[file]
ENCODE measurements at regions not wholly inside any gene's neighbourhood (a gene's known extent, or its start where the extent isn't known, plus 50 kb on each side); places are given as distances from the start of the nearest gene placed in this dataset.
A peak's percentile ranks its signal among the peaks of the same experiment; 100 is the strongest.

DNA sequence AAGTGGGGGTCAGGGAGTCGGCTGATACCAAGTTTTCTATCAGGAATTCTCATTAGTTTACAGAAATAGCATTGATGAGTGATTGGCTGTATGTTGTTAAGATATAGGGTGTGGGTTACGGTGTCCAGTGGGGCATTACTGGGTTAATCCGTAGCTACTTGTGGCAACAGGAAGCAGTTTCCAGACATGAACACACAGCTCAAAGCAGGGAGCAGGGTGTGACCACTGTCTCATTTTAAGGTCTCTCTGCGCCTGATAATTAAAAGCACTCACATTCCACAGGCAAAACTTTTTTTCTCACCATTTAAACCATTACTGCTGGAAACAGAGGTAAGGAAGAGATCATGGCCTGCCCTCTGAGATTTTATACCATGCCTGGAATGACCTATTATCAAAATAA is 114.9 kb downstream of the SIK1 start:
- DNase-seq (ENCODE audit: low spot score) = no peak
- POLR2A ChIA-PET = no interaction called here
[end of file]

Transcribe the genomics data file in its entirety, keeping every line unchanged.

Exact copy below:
ENCODE measurements at regions not wholly inside any gene's neighbourhood (a gene's known extent, or its start where the extent isn't known, plus 50 kb on each side); places are given as distances from the start of the nearest gene placed in this dataset.
A peak's percentile ranks its signal among the peaks of the same experiment; 100 is the strongest.

DNA sequence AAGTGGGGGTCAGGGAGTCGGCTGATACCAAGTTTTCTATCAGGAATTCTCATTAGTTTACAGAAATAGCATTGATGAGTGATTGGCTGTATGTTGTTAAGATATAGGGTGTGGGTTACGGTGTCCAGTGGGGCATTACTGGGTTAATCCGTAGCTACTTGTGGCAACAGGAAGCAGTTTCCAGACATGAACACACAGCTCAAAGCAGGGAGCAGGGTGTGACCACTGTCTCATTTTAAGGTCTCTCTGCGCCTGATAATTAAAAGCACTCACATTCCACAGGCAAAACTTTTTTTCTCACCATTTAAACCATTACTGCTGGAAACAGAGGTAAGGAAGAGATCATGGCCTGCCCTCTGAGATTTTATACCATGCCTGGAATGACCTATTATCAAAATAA is 114.9 kb downstream of the SIK1 start:
- DNase-seq (ENCODE audit: low spot score) = no peak
- POLR2A ChIA-PET = no interaction called here